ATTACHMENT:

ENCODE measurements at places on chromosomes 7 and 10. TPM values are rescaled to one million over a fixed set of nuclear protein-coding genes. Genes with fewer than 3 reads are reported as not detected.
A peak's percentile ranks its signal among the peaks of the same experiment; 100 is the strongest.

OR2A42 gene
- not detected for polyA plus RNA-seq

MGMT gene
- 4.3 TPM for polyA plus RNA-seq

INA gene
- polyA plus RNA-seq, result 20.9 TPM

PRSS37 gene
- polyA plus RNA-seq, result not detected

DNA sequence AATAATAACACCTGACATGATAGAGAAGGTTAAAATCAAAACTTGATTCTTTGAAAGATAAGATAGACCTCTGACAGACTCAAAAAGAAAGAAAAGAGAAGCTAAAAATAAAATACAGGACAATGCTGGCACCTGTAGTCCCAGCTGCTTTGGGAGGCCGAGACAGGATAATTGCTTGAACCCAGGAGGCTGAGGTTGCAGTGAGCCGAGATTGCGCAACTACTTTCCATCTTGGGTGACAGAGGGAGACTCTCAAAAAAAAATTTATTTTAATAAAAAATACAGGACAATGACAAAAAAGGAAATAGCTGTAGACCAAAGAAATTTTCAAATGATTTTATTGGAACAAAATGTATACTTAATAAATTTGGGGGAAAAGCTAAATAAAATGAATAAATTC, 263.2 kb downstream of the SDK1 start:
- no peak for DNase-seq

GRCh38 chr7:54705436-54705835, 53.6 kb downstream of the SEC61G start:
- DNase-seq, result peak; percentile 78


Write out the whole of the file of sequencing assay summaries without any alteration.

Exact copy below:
ENCODE measurements at places on chromosomes 7 and 10. TPM values are rescaled to one million over a fixed set of nuclear protein-coding genes. Genes with fewer than 3 reads are reported as not detected.
A peak's percentile ranks its signal among the peaks of the same experiment; 100 is the strongest.

OR2A42 gene
- not detected for polyA plus RNA-seq

MGMT gene
- 4.3 TPM for polyA plus RNA-seq

INA gene
- polyA plus RNA-seq, result 20.9 TPM

PRSS37 gene
- polyA plus RNA-seq, result not detected

DNA sequence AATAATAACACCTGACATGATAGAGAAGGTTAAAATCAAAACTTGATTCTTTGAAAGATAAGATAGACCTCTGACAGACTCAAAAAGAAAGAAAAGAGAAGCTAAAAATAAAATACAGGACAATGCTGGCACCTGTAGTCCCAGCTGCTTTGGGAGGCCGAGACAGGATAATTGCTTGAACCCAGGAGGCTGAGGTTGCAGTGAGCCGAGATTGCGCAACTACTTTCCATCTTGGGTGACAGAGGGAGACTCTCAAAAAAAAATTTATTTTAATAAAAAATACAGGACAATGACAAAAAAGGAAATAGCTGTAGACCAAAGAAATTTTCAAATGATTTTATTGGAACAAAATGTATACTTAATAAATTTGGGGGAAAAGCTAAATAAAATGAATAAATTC, 263.2 kb downstream of the SDK1 start:
- no peak for DNase-seq

GRCh38 chr7:54705436-54705835, 53.6 kb downstream of the SEC61G start:
- DNase-seq, result peak; percentile 78